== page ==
Moore, Michael R.; Friesner, Isabel D.; Rizk, Emanuelle M.; Fullerton, Benjamin T.; Mondal, Manas; Trager, Megan H.; Mendelson, Karen; Chikeka, Ijeuru; Kurc, Tahsin; Gupta, Rajarsi; et al. (Nature Research, 2021-02-02)
      Accurate prognostic biomarkers in early-stage melanoma are urgently needed to stratify patients for clinical trials of adjuvant therapy. We applied a previously developed open source deep learning algorithm to detect tumor-infiltrating lymphocytes (TILs) in hematoxylin and eosin (H&E) images of early-stage melanomas. We tested whether automated digital (TIL) analysis (ADTA) improved accuracy of prediction of disease specific survival (DSS) based on current pathology standards. ADTA was applied to a training cohort (n = 80) and a cutoff value was defined based on a Receiver Operating Curve. ADTA was then applied to a validation cohort (n = 145) and the previously determined cutoff value was used to stratify high and low risk patients, as demonstrated by Kaplan–Meier analysis (p ≤ 0.001). Multivariable Cox proportional hazards analysis was performed using ADTA, depth, and ulceration as co-variables and showed that ADTA contributed to DSS prediction (HR: 4.18, CI 1.51–11.58, p = 0.006). ADTA provides an effective and attainable assessment of TILs and should be further evaluated in larger studies for inclusion in staging algorithms. © 2021, The Author(s).
    • An automated imaging BRDF polarimeter for fruit quality inspection

      Boyer, Jacob; Keresztes, Janos C.; Saeys, Wouter; Koshel, John; Univ Arizona, Coll Opt Sci; College of Optical Sciences, The Univ. of Arizona (United States); KU Leuven (Belgium); KU Leuven (Belgium); College of Optical Sciences, The Univ. of Arizona (United States) (SPIE-INT SOC OPTICAL ENGINEERING, 2016-10-17)
      The purpose of this project was to test and implement recent research of polarization and scatter properties that suggest using a cross polarization imaging system to reduce glare artifacts. In particular, the use of this research is to improve the machine vision of apple quality detection in the food industry. The automated measurement system was implemented by acquiring pictures at different angles and different polarization states of apples. The opto-mechanics, system integration, synchronization and data collection are controlled with LabVIEW.
    • Automated Laboratory Growth Assessment and Maintenance of Azotobacter vinelandii

      Carruthers, B.M.; Garcia, A.K.; Rivier, A.; Kacar, B.; Department of Molecular and Cellular Biology, University of Arizona; Department of Astronomy and Steward Observatory, University of Arizona; Lunar and Planetary Laboratory, University of Arizona (Blackwell Publishing Inc., 2021)
      Azotobacter vinelandii (A. vinelandii) is a commonly used model organism for the study of aerobic respiration, the bacterial production of several industrially relevant compounds, and, perhaps most significantly, the genetics and biochemistry of biological nitrogen fixation. Laboratory growth assessments of A. vinelandii are useful for evaluating the impact of environmental and genetic modifications on physiological properties, including diazotrophy. However, researchers typically rely on manual growth methods that are oftentimes laborious and inefficient. We present a protocol for the automated growth assessment of A. vinelandii on a microplate reader, particularly well-suited for studies of diazotrophic growth. We discuss common pitfalls and strategies for protocol optimization, and demonstrate the protocol's application toward growth evaluation of strains carrying modifications to nitrogen-fixation genes. © 2021 The Authors. Basic Protocol 1: Preparation of A. vinelandii plate cultures from frozen stock. Basic Protocol 2: Preparation of A. vinelandii liquid precultures. Basic Protocol 3: Automated growth rate experiment of A. vinelandii on a microplate reader. © 2021 The Authors.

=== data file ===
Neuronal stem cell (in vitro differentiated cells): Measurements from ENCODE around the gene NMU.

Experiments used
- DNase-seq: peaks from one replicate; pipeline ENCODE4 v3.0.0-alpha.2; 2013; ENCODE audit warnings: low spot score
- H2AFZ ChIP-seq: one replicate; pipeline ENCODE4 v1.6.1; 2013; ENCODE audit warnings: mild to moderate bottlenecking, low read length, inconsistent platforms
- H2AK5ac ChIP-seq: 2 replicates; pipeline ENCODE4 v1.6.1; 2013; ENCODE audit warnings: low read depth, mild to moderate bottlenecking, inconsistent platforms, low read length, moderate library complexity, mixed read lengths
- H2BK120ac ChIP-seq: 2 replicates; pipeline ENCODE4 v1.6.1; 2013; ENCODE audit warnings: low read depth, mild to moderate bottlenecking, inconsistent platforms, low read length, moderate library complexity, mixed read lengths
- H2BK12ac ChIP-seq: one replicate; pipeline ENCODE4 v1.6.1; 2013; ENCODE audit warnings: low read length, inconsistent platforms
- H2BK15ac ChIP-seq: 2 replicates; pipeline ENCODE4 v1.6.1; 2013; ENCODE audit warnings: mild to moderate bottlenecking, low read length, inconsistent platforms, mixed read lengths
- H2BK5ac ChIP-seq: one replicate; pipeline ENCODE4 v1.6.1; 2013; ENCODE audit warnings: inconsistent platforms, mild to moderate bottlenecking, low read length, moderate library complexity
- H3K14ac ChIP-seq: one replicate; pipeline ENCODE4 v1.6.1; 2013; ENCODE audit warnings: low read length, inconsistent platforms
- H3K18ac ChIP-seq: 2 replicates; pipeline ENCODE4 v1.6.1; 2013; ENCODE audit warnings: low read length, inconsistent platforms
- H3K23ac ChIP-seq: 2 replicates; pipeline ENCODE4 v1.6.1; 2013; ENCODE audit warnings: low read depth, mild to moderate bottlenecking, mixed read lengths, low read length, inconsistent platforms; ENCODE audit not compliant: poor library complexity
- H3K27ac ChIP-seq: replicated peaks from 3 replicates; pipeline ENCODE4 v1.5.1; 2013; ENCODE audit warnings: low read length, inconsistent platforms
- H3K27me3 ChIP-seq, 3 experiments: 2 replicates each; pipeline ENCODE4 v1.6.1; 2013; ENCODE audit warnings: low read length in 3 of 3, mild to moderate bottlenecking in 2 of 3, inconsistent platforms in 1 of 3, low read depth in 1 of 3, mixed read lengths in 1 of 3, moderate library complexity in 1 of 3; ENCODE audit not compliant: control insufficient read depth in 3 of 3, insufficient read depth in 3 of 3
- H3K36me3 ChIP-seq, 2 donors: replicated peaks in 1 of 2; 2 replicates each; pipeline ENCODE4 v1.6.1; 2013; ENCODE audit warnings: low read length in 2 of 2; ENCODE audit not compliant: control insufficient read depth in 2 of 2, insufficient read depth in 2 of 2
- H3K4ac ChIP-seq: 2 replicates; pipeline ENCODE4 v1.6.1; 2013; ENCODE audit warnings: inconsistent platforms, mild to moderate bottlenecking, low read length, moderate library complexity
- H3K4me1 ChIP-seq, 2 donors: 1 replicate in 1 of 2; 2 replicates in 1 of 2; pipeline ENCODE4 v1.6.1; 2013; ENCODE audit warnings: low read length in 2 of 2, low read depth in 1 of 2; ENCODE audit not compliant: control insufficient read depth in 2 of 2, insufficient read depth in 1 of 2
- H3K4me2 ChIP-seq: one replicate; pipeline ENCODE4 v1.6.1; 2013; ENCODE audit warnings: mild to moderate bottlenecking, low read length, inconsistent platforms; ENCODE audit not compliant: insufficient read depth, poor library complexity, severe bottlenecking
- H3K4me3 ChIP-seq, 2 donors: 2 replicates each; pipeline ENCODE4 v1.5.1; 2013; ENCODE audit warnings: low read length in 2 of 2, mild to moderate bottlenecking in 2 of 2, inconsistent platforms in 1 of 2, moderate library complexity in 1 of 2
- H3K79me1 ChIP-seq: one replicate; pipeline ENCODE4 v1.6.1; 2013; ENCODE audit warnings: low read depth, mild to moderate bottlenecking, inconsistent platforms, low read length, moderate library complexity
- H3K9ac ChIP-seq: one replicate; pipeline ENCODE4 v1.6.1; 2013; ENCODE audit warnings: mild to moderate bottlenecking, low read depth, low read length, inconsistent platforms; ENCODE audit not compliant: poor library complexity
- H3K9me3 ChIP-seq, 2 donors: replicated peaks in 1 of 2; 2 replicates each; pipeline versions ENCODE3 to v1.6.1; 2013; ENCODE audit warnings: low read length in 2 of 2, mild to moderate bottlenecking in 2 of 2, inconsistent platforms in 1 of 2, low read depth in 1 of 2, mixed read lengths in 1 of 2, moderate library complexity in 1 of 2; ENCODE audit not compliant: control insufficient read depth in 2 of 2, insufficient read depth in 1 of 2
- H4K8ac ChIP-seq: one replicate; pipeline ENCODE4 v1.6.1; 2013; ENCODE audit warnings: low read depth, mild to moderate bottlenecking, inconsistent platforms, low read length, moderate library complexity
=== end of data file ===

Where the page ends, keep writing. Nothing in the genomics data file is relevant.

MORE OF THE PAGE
• Automated microscope-independent fluorescence-guided micropipette

      Miranda, C.; Howell, M.R.; Lusk, J.F.; Marschall, E.; Eshima, J.; Anderson, T.; Smith, B.S.; University of Arizona, College of Medicine – Phoenix (The Optical Society, 2021)
      Glass micropipette electrodes are commonly used to provide high resolution recordings of neurons. Although it is the gold standard for single cell recordings, it is highly dependent on the skill of the electrophysiologist. Here, we demonstrate a method of guiding micropipette electrodes to neurons by collecting fluorescence at the aperture, using an intra-electrode tapered optical fiber. The use of a tapered fiber for excitation and collection of fluorescence at the micropipette tip couples the feedback mechanism directly to the distance between the target and electrode. In this study, intra-electrode tapered optical fibers provide a targeted robotic approach to labeled neurons that is independent of microscopy. © 2021 Optical Society of America under the terms of the OSA Open Access Publishing Agreement